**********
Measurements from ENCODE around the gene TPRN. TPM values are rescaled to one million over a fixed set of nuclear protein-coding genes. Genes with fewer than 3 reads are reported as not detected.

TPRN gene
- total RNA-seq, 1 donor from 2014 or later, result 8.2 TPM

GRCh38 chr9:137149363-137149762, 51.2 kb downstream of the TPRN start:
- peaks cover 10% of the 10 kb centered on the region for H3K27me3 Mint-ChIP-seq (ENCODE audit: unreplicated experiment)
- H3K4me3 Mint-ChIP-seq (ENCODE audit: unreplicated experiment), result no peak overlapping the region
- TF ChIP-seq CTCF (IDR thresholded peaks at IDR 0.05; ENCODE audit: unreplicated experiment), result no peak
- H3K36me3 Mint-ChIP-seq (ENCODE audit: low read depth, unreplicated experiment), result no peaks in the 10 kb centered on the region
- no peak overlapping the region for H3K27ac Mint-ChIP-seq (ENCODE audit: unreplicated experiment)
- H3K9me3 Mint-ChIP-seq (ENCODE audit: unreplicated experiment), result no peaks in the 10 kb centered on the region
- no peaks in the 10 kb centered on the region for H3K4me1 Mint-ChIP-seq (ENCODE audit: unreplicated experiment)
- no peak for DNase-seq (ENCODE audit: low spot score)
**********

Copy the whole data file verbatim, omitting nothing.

Measurements from ENCODE around the gene TPRN. TPM values are rescaled to one million over a fixed set of nuclear protein-coding genes. Genes with fewer than 3 reads are reported as not detected.

TPRN gene
- total RNA-seq, 1 donor from 2014 or later, result 8.2 TPM

GRCh38 chr9:137149363-137149762, 51.2 kb downstream of the TPRN start:
- peaks cover 10% of the 10 kb centered on the region for H3K27me3 Mint-ChIP-seq (ENCODE audit: unreplicated experiment)
- H3K4me3 Mint-ChIP-seq (ENCODE audit: unreplicated experiment), result no peak overlapping the region
- TF ChIP-seq CTCF (IDR thresholded peaks at IDR 0.05; ENCODE audit: unreplicated experiment), result no peak
- H3K36me3 Mint-ChIP-seq (ENCODE audit: low read depth, unreplicated experiment), result no peaks in the 10 kb centered on the region
- no peak overlapping the region for H3K27ac Mint-ChIP-seq (ENCODE audit: unreplicated experiment)
- H3K9me3 Mint-ChIP-seq (ENCODE audit: unreplicated experiment), result no peaks in the 10 kb centered on the region
- no peaks in the 10 kb centered on the region for H3K4me1 Mint-ChIP-seq (ENCODE audit: unreplicated experiment)
- no peak for DNase-seq (ENCODE audit: low spot score)